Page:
Tribune News Service
New Delhi, September 19
Indian diplomats in the US have a double task on hand – ensuring a good assembly of US Congressmen and Senators at “Howdy, Modi” in Houston and guarding against the blowback from the communications clampdown in Jammu and Kashmir being projected by some quarters as a human rights issue, say sources.
In fact, several members of Congress have openly spoken against the Kashmir decision. Some US House of Representatives, all Democrats, have tweeted against the Indian Government’s decision. They include Pramila Jayapal (Washington State), who is of Indian origin; Rep Andy Levin (Michigan), who wrote an article citing his travels to India as a teenager and said PM Modi’s India “is not the India I fell in love with”; Rep Don Beyer (Virginia), and Reps Ted Lieu and Judy Chu (California). Senator Ben Cardin of Maryland too has tweeted against the Kashmir decision.
Ever since the August 5 revocation of J&K’s special status, Indian diplomats have been active at Capitol Hill in an attempt to inform members of Congress of India’s position. Their efforts are being supplemented by the Hindu American Foundation and a hired lobbyist on J&K, according to sources close to Rep Beyer.
About two weeks ago, a bevy of Indian diplomats in the US reportedly held a briefing of Congressional staffers at Capitol Hill. Also reportedly present with the Indian DCM were members of the Hindu American Foundation, a US-based NGO whose public positions are in sync with the RSS-BJP.
Subsequently, Indian diplomats called on Capitol Hill offices of various Congress members to brief them on India’s position. While some of these meetings were with prior appointments, in several cases the Indian officials just walked into the offices, which is not the usual practice at Capitol Hill. The Indian Embassy officials reportedly tried to lobby with US Senator and Democratic Presidential candidate Bernie Sanders and sought a meeting with him to blunt his criticism. Sanders was unavailable and they were instead met by a staffer at his office.
Sanders is the most high-profile American politician to have spoken out against Indian Government’s revocation of Kashmir’s special status, calling it “unacceptable” at a convention of the Islamic Society of North America at Houston, Texas, less than three weeks ago.
Jayapal and Rep Jim McGovern (Democrat -Massachusetts) have written to Secretary of State Mike Pompeo, saying “we are concerned about credible reports from journalists and advocates on the ground that the Indian Government has detained thousands of people with no recourse, imposed de facto curfews and cut off internet and telephone access on the region”. Four Senators — Cardin; Chris Van Hollen (Democrat Maryland); Todd Young (Republican - Indiana) and Lindsey Graham (Republican -South Carolina) wrote a letter to Trump urging him to take immediate action to help end the current humanitarian crisis in Kashmir.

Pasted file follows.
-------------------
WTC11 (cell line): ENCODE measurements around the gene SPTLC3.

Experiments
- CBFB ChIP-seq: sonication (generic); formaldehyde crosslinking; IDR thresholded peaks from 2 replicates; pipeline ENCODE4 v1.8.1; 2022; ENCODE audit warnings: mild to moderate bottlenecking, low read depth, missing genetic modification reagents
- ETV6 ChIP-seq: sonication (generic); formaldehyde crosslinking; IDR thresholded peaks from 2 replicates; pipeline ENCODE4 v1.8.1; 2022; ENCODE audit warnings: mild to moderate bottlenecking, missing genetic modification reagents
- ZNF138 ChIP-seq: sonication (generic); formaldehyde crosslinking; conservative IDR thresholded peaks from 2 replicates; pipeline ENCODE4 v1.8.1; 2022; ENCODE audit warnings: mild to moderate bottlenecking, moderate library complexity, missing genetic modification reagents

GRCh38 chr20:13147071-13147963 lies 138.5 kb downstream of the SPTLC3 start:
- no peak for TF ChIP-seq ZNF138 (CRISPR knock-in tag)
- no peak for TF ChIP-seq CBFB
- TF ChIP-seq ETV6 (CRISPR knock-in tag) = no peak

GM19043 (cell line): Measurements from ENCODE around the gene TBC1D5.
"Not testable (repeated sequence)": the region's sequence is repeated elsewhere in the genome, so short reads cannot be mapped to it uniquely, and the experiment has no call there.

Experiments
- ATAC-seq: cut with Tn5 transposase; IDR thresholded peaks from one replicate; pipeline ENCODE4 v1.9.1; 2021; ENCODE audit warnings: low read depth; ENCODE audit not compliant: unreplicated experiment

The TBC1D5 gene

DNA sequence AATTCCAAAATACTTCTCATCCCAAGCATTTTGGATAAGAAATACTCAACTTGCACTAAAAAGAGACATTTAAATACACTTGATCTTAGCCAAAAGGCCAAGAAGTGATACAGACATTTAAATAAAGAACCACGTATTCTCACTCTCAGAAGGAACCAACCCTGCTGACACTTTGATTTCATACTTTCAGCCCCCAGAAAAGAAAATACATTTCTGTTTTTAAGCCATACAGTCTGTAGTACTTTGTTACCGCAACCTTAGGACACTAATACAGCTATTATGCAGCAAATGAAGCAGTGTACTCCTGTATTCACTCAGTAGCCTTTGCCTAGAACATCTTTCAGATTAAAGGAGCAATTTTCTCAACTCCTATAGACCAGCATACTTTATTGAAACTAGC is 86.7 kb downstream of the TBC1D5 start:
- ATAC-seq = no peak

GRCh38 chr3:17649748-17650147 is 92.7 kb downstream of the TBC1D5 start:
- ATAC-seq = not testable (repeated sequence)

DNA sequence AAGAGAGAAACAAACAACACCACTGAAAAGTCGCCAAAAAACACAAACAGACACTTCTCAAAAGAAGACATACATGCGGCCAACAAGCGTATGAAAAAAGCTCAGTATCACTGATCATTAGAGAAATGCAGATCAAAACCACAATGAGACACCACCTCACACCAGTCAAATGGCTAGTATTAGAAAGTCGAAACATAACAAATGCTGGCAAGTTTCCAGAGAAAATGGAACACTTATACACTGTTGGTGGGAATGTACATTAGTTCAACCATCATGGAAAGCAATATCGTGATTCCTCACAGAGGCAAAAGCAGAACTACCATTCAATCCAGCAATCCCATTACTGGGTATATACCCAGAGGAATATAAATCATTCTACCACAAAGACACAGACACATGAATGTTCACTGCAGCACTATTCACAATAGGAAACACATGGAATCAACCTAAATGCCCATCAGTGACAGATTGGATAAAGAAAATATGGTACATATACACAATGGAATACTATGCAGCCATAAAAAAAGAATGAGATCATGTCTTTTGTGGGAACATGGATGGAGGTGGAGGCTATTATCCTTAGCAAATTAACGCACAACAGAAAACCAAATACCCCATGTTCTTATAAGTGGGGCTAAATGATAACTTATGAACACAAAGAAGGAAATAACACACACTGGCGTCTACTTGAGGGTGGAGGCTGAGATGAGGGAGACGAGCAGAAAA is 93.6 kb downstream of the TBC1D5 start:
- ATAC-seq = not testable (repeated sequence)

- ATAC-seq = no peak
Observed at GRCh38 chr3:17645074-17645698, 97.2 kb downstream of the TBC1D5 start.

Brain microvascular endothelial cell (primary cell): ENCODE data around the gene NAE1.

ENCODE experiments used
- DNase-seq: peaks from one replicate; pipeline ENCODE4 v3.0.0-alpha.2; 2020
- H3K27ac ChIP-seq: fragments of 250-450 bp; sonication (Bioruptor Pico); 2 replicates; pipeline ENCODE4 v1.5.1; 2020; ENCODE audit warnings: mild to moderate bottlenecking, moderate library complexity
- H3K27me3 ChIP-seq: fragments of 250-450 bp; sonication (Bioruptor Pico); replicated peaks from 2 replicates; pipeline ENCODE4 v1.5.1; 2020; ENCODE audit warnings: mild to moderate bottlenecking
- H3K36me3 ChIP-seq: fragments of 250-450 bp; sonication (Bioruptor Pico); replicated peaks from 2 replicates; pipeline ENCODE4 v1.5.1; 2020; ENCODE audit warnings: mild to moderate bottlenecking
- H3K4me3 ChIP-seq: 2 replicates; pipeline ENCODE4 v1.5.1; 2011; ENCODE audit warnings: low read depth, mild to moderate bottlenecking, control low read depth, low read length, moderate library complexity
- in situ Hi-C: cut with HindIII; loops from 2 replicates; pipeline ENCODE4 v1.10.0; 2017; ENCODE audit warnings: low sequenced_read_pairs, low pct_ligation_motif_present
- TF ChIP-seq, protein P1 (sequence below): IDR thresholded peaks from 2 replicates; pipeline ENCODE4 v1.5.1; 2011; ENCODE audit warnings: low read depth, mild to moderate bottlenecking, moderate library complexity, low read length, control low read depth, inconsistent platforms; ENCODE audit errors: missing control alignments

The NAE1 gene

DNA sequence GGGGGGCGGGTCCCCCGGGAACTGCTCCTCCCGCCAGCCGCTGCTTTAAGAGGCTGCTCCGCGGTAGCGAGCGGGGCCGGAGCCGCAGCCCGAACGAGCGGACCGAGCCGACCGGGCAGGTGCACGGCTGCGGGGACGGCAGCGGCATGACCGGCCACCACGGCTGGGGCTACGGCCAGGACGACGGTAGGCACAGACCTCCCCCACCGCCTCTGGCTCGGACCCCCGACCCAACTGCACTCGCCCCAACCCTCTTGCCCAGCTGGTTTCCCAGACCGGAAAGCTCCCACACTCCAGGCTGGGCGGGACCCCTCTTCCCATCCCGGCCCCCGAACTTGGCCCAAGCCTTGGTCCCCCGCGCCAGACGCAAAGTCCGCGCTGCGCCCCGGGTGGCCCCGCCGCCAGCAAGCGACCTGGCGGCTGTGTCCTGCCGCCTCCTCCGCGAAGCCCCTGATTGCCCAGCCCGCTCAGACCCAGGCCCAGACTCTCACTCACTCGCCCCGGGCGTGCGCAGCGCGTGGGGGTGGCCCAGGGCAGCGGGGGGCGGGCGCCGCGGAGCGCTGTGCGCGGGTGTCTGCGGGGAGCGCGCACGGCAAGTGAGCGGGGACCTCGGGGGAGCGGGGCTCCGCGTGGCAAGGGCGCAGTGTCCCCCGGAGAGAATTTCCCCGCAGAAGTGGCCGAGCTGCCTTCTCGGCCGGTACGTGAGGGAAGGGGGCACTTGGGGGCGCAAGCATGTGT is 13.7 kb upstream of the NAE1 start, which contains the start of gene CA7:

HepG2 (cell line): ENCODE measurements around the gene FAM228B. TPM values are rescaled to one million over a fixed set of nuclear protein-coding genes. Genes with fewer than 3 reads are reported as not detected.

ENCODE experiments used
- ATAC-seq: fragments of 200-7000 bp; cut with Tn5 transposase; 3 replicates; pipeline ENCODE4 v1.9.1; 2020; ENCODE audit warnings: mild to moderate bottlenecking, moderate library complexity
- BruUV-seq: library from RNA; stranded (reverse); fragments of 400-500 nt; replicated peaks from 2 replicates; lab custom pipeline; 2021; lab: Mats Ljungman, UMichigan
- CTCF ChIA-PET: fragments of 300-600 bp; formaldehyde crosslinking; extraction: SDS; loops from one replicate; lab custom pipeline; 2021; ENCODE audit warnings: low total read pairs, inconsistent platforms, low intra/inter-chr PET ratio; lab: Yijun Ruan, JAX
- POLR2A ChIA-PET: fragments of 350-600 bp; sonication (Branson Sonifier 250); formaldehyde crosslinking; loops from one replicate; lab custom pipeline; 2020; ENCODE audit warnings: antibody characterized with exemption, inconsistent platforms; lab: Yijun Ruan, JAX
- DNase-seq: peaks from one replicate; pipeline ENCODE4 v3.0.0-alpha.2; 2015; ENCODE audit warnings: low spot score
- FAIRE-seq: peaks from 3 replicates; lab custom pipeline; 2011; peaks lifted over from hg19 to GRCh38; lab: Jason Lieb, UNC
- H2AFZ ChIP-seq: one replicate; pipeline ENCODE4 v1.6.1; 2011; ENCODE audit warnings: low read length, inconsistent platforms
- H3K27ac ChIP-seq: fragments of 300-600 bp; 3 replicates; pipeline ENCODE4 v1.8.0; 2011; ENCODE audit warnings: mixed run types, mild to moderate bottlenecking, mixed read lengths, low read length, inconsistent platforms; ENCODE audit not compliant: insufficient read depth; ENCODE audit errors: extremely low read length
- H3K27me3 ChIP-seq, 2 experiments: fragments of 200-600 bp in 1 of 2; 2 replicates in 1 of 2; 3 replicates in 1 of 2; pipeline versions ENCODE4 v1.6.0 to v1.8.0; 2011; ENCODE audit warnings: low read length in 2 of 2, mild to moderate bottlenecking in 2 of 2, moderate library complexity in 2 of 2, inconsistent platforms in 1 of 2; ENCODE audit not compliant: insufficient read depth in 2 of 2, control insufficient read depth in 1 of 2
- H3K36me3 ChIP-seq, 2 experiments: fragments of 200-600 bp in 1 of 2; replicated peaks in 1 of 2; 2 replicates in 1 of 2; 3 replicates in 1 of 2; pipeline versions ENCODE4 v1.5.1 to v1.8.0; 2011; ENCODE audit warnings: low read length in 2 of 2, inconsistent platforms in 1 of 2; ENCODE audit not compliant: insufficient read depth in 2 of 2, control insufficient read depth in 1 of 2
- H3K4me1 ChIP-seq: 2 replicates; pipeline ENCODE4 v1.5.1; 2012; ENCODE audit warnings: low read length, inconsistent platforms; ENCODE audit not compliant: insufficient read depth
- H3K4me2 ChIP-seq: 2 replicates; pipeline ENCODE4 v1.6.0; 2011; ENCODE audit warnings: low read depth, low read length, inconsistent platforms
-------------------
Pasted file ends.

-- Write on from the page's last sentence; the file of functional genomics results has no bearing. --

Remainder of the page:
The strongest criticism has come from Rep. Ro Khanna (California), who wrote it was the duty of all American politicians of Hindu origin to reject Hindutva and embrace pluralism. He named his Punjabi grandfather in that tweet, Amarnath Vidyalankar, a three-term Member of Parliament in India from Jalandhar, Hoshiarpur and Chandigarh, respectively, after having been a minister in the early governments in Punjab.
However, Khanna’s stance has been opposed by numerous US-based Hindu organisations. The Hindu American Foundation said over 230 Hindu and Indian American organisations from across the US met with Khanna to hand-deliver a letter expressing their serious concern over his recent actions and statements on issues relating to the Indian subcontinent and the diaspora.”
On September 15, Khanna held a town hall at San Jose school in California, where at least two persons in the audience criticised his stance on Hindutva. According to indiawest. com, Khanna told the meeting: “I am proud of my faith. Hinduism, at its core, stands for pluralism and non-violence.”
PM leaves for US tomorrow, No discussion on 370 at UN
- Focus of Prime Minister Narendra Modi’s week-long visit to the US to attend the UNGA will not be on terrorism, but on highlighting India’s achievements and its global role
- Apart from addressing the UNGA session, Modi’s schedule includes a meeting with US President Donald Trump in New York and a diaspora event in Houston
- During his stay, Modi intends to hold 20 bilateral meetings with leaders from all continents
- The PM will raise several issues, such as development, climate change and other bilateral and multilateral matters “of which terrorism is one, but the focus will not be on it”, said Foreign Secretary Vijay Gokhale
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